Books are a great way to find more specific information from respected authors. For this project, your librarians have done some of the initial research for you; check out this resource list to find print resources about your topic.
Many library books will be found around the 940.1 call number range. However, don't forget to look in the catalog for a variety of terms or you will miss gems such as The Medieval City (call number 307.76 Pou) and Medicine in the Middle Ages (call number 610.9 Daw).
Not finding what you need at Randolph's Upper School Library?
To find books on the Drake campus, use the Location drop-down option in your Destiny to choose "All Lower & Middle School". You can either check them out on the Drake campus or request an Inter-Library Loan through Ms. Foust Colburn or Ms. Brewer.
Speak to your librarians or teacher if you are having trouble finding resources. They may be able to help you locate information or order additional books.
Look in other libraries' catalogs:
When you enter a word or term and click Title, you get a list of items with that word anywhere in the title.
If you know the author of a book, and want to find others written by the same one, enter all or part of the name and click Author.
If you want to find items about a certain subject, topic, person, or place, enter all or part of it and click Subject. Make sure to use the plural form, if your search term has one, instead of the singular. Enter flies instead of fly or lions instead of lion.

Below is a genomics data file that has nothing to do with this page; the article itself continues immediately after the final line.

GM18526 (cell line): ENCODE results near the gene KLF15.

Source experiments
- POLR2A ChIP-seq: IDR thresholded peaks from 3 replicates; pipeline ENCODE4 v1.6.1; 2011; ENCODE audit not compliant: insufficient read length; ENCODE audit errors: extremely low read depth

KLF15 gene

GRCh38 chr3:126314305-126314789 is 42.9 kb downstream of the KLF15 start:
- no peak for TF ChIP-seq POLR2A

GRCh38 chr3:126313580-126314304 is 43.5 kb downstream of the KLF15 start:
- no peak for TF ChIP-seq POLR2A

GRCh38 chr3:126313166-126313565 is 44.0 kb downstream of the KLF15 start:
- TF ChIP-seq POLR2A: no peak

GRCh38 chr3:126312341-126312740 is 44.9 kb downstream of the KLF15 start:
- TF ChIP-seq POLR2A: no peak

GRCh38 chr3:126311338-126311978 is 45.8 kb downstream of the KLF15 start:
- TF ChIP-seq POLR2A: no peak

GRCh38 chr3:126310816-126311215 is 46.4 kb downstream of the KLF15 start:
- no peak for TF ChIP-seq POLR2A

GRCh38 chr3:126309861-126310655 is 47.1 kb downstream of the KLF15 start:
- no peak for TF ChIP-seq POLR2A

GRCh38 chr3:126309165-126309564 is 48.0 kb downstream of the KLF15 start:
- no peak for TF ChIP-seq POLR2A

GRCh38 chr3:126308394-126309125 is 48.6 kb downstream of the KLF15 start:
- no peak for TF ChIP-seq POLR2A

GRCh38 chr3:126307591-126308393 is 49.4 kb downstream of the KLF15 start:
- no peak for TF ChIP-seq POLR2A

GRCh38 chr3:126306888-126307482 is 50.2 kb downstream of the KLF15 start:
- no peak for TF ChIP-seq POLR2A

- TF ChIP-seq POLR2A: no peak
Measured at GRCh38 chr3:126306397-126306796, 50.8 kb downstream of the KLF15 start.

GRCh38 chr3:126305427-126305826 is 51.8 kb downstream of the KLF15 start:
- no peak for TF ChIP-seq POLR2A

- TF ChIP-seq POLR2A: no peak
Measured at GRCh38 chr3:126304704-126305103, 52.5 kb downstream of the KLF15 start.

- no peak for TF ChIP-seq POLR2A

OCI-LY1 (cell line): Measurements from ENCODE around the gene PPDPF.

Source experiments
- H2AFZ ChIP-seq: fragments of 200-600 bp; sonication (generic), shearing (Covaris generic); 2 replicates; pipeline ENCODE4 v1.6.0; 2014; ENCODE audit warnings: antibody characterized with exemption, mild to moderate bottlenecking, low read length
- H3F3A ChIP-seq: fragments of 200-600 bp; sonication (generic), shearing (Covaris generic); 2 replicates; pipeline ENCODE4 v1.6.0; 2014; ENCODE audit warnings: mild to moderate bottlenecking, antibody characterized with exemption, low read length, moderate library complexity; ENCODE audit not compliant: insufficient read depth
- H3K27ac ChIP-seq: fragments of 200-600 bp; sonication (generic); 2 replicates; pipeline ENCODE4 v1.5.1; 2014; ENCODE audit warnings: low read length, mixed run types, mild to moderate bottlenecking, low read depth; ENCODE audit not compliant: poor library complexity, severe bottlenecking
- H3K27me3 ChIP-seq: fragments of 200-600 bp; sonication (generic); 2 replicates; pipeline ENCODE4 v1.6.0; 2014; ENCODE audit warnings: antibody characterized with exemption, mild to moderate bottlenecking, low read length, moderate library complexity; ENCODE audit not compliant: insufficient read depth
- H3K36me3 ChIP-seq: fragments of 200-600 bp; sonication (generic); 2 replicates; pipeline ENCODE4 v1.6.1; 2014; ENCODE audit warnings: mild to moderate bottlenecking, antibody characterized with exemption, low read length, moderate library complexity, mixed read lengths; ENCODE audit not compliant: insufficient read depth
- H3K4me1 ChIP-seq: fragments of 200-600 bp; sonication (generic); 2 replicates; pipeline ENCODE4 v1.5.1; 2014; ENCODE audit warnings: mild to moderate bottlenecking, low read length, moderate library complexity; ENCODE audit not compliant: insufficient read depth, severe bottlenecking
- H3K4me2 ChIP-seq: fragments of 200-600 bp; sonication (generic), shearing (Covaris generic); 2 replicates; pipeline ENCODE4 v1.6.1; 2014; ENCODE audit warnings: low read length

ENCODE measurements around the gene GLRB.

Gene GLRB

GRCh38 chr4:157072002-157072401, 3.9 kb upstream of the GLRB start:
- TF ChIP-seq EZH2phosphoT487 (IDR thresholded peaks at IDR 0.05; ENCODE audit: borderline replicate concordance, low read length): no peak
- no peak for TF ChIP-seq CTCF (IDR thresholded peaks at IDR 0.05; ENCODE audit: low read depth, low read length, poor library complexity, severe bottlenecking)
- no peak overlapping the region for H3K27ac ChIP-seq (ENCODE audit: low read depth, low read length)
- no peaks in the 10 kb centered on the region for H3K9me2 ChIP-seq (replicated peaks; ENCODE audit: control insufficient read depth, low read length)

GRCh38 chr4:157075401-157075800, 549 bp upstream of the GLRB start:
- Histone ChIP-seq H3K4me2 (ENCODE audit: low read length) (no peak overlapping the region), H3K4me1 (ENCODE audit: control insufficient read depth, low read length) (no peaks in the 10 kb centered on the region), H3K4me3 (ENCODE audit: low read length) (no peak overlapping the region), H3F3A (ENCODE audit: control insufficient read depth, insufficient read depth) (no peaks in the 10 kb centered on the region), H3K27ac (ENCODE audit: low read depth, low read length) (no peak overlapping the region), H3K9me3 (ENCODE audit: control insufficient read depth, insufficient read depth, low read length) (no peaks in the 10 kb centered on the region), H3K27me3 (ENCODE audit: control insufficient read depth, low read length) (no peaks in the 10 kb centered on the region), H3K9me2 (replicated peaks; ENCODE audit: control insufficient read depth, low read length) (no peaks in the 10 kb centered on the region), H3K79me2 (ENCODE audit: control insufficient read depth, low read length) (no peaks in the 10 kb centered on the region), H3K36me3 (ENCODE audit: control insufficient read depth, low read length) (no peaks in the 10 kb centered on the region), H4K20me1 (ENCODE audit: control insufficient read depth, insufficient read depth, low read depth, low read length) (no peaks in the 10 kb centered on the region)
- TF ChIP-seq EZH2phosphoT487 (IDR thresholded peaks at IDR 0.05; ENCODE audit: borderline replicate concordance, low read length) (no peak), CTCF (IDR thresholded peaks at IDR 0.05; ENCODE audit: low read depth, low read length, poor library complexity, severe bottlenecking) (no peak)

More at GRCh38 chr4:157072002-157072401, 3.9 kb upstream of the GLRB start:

When you enter a word or term and click Keyword, Destiny returns a list of items with that word almost anywhere in the record.
If you enjoyed a book that belongs to a series, like Goosebumps or The Baby-Sitters Club, and want to find books in the same series, enter all or part of the series name, and click Series.
If you don't know the complete word, or aren't sure how to spell it, add an asterisk (*) to the end of what you do know.
You can use croc* to find "crocodiles".
If you enter rom*, Destiny finds "rome" and "roman".
You could use a question mark (?) to replace a single letter. You can use more than one question mark in a word, but it can't be the first or last letter.
If you're not sure whether it's "allegators", "allagators", or "alligators", search for "all?gators".
"Most infamous of all was the Black Death, a medieval pandemic that swept through Asia and Europe. It reached Europe in the late 1340s, killing an estimated 25 million people. The Black Death lingered on for centuries, particularly in cities. Outbreaks included the Great Plague of London (1665-66), in which one in five residents died." from National Geographic